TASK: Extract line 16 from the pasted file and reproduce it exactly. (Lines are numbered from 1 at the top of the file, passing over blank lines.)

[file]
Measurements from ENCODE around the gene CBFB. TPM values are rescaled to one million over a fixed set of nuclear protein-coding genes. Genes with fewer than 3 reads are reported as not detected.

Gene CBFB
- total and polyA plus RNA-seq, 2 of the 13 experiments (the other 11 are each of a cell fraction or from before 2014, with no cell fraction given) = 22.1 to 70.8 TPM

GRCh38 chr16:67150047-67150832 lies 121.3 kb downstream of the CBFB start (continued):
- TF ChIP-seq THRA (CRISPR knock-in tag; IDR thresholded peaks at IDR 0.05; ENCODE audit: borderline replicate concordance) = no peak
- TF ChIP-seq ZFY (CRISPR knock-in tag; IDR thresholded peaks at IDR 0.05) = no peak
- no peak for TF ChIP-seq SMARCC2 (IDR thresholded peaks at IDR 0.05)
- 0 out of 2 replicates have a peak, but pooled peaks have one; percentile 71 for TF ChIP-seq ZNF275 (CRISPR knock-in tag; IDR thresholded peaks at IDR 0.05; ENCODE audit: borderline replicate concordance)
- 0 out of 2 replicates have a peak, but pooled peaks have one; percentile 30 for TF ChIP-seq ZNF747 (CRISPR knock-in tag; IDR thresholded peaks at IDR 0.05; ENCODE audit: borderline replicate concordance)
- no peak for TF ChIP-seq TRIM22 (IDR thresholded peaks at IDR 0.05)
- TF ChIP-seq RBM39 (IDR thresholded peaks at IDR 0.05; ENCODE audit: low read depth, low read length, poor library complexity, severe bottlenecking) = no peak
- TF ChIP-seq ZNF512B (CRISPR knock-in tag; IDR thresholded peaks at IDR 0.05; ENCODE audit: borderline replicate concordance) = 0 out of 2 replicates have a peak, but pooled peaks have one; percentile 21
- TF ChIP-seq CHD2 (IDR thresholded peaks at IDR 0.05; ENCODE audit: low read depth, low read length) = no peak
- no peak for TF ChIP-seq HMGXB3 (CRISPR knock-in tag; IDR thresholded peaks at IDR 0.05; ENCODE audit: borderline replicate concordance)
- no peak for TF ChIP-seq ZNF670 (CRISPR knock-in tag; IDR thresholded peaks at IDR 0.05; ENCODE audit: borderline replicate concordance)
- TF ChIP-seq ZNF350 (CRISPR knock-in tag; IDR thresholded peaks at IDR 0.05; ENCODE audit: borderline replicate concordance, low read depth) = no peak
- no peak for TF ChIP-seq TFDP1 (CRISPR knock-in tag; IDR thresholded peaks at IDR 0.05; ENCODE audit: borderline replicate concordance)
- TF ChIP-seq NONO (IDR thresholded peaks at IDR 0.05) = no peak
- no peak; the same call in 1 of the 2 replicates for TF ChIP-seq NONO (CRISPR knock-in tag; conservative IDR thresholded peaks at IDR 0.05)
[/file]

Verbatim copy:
- TF ChIP-seq ZNF350 (CRISPR knock-in tag; IDR thresholded peaks at IDR 0.05; ENCODE audit: borderline replicate concordance, low read depth) = no peak